A little anxiety can be a good thing when it comes to cancer symptoms, according to University researchers.
They report that people with low overall anxiety levels were more apt to ignore symptoms of rectal cancer for long periods of time, thereby delaying treatment.
In contrast, people with at least moderate levels of anxiety tended to quickly recognize symptoms, such as rectal bleeding, as a sign of serious illness.
“Almost everyone has heard about people who had cancer symptoms long before they sought help,” said Stephen L. Ristvedt, Ph.D., assistant professor of medical psychology in psychiatry and Siteman Cancer Center investigator. “Most people assume the explanation is fear or denial or a reluctance to hear the ‘C-word’ from a doctor. I was surprised to find those who are generally optimistic and unconcerned had the longest delays.”
The study will be reported in the May issue of Psycho-Oncology and is available online at the journal’s Web site.
The study examined 69 patients diagnosed with rectal tumors and treated in the Section of Colon and Rectal Surgery. The patients were asked to indicate the length of two time periods: How much time passed between when they first experienced a symptom and when they realized it was potentially serious — the symptom appraisal time — and the time between that realization and the time they contacted a doctor — the action appraisal time.
In addition, each patient was assessed with standardized psychological tests to measure their sensitivity to threat and disposition toward anxiety. Individuals who score low on these tests tend to be confident, relaxed, optimistic, carefree, uninhibited and outgoing.
Those who score high are usually cautious, tense, apprehensive, fearful, inhibited and shy.
The patients were also asked to rate their overall health before the cancer diagnosis and to indicate whether they visited a doctor regularly and underwent cancer screenings.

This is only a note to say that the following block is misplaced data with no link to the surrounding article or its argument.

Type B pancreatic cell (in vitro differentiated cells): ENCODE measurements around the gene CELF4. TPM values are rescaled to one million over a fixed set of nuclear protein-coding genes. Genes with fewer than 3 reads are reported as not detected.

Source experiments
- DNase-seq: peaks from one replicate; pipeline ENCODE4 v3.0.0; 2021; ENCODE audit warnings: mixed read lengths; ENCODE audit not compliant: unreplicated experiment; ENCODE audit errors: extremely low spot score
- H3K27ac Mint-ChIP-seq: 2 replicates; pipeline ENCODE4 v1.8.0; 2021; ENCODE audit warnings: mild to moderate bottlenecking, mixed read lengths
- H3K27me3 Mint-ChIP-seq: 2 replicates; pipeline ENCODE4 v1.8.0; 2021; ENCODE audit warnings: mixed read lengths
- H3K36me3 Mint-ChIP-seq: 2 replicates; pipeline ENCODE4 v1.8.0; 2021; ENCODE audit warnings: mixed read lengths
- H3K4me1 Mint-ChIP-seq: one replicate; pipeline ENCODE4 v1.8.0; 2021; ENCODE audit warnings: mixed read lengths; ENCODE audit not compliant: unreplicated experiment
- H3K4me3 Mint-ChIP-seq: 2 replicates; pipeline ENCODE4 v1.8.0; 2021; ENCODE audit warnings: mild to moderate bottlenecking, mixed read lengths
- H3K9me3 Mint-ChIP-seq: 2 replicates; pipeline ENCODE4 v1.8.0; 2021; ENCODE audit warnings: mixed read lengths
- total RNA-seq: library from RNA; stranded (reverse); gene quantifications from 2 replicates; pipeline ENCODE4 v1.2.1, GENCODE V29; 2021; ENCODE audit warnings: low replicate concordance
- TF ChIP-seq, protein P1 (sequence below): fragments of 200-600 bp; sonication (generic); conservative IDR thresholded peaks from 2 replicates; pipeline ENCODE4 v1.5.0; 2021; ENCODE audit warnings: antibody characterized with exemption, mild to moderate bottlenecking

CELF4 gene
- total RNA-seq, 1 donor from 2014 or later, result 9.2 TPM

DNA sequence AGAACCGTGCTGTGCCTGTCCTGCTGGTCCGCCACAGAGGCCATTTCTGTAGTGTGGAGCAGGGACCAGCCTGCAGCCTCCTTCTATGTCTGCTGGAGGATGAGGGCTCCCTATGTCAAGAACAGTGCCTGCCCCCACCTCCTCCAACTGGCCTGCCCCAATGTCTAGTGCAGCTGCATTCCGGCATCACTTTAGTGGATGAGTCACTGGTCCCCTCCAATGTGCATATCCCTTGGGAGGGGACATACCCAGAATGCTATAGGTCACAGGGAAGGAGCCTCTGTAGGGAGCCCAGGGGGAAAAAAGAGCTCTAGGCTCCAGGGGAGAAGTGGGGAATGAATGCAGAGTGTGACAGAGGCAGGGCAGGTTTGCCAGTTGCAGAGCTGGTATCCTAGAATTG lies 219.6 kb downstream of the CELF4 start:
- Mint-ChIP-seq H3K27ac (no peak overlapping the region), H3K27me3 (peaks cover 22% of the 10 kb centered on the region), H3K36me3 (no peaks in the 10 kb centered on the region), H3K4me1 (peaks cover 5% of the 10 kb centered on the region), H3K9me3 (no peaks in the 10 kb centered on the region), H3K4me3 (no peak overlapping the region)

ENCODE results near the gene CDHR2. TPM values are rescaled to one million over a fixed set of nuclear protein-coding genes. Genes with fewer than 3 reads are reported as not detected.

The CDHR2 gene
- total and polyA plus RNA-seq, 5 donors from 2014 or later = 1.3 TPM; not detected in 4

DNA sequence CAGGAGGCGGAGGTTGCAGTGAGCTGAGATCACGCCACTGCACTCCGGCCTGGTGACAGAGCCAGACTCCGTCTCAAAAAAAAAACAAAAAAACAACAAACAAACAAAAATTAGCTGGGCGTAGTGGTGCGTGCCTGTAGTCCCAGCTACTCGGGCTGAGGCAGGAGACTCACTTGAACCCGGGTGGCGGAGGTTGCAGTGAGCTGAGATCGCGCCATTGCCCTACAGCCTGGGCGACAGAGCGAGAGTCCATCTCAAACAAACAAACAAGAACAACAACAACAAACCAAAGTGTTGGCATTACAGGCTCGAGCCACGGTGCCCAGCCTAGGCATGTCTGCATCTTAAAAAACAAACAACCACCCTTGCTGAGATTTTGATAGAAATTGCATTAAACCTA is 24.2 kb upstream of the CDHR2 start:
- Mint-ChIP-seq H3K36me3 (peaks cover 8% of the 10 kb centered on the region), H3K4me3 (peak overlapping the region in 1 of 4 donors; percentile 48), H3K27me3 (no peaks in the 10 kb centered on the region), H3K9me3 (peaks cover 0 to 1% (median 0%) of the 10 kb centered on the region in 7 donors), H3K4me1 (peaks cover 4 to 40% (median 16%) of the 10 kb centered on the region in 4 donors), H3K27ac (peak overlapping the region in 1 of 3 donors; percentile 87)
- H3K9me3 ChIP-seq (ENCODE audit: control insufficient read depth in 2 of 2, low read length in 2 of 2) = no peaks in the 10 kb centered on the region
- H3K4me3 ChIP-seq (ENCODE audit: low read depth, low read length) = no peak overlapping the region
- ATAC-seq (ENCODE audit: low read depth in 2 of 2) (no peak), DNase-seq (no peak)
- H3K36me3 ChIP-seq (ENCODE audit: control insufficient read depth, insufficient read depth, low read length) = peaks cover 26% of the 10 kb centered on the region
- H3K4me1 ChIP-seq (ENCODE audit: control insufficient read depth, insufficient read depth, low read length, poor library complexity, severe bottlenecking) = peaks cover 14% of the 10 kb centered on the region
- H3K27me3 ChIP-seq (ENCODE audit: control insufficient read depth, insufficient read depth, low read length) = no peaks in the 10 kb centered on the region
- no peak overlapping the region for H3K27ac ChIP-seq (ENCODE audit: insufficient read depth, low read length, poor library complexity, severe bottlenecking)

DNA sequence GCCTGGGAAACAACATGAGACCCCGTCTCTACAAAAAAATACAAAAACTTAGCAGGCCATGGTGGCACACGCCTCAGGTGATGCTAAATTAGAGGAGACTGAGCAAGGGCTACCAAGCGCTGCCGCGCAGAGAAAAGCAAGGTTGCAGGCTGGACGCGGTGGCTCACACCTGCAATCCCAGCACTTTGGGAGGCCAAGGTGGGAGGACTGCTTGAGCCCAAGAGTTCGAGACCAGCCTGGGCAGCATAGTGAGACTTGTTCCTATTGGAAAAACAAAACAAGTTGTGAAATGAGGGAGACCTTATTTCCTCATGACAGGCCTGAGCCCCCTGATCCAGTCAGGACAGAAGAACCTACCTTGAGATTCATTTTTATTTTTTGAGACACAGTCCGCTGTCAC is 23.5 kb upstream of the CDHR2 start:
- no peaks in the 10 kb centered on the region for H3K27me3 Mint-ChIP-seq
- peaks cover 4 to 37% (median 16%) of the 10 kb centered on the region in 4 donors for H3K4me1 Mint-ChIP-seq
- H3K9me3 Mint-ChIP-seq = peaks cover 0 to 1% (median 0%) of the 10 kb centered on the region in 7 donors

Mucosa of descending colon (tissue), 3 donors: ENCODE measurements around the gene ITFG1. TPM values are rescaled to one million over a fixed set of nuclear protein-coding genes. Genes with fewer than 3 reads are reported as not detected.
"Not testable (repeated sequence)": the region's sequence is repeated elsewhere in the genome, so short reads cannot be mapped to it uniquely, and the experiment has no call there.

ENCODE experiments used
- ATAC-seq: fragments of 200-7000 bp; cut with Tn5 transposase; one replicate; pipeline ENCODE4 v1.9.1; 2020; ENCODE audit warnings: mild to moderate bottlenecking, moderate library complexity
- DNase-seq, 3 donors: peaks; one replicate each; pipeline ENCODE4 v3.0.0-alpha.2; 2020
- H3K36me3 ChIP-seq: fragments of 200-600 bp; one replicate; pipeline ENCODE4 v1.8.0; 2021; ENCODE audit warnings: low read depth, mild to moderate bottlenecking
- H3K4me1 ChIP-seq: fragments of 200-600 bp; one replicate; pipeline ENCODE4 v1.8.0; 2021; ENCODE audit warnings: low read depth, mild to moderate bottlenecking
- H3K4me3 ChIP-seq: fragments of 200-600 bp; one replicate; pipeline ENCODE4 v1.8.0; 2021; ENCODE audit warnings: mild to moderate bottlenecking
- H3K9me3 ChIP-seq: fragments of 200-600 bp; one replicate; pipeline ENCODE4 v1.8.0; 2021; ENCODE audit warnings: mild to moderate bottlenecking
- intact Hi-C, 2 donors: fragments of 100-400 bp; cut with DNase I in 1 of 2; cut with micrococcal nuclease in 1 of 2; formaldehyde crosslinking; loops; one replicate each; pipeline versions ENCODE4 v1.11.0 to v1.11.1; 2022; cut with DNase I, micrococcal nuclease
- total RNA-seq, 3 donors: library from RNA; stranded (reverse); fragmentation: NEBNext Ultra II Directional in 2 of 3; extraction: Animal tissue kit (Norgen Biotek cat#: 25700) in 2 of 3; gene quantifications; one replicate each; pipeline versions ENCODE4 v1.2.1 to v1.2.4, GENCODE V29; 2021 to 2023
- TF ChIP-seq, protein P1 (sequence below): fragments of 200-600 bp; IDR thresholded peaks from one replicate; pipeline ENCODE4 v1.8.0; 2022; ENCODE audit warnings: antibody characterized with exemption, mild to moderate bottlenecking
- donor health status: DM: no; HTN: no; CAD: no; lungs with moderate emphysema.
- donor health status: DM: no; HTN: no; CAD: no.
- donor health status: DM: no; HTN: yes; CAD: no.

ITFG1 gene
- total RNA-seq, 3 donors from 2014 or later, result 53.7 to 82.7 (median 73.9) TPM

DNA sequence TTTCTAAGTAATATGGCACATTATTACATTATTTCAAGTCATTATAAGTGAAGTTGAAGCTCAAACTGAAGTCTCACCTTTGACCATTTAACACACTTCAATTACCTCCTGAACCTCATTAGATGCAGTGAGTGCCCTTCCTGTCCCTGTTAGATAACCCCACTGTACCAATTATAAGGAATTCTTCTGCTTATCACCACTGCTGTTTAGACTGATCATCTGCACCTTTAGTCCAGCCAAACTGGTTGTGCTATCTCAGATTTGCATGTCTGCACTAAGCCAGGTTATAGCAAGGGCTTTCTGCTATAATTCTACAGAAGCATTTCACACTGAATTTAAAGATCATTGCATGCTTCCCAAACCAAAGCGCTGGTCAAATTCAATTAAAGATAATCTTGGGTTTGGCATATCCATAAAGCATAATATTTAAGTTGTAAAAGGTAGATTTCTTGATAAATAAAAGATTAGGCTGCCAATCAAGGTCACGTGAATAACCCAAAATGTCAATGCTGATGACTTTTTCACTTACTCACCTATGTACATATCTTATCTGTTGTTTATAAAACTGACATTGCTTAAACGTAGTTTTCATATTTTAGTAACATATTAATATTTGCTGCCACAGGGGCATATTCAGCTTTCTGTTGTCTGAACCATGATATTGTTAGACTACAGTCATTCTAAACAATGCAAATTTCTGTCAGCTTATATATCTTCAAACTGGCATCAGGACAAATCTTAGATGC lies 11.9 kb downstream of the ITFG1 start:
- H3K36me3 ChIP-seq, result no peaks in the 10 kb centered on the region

The analysis showed that, regardless of their psychological profile, 71 percent of the patients did not at first believe their rectal bleeding or other symptoms were signs of cancer. They attributed the symptoms to hemorrhoids, diet, physical injury, stress or ulcers.
Among all the patients, the symptom appraisal time ranged from less than a week to around two years, with a median of seven weeks. Sixteen patients took six months or more to conclude their symptoms might be serious.
The longest symptom appraisal times were associated with those who scored low on the general anxiety psychological tests. By one measure, the low scorers took a median of 30 weeks to appraise their symptoms as serious; high scorers took less than half that long.
“We found that people who are typically less responsive to threatening things take longer to seek medical attention, and they tend not to go in for a routine screening because they just are not concerned enough,” Ristvedt said. “They rate their overall health better, even though in these cases they were seriously ill.”
The study found little difference in symptom appraisal times between men and women, but younger people took slightly longer than older patients to decide their symptoms were serious, as did those with fewer years of education compared with those with more education.
Action appraisal time was considerably shorter than symptom appraisal time among all the patients, having a median of one week. Action appraisal time was not affected by the patients’ psychological profiles or other parameters measured. It appeared that once most patients decided the symptoms were signs of serious illness, they quickly sought medical help.
Ristvedt’s findings suggest a different approach will be needed to ensure that carefree people pay attention to signs of disease.
“We would like to figure out how to reach these people and get them to understand that their positive attitude may actually interfere with healthy behaviors,” he said.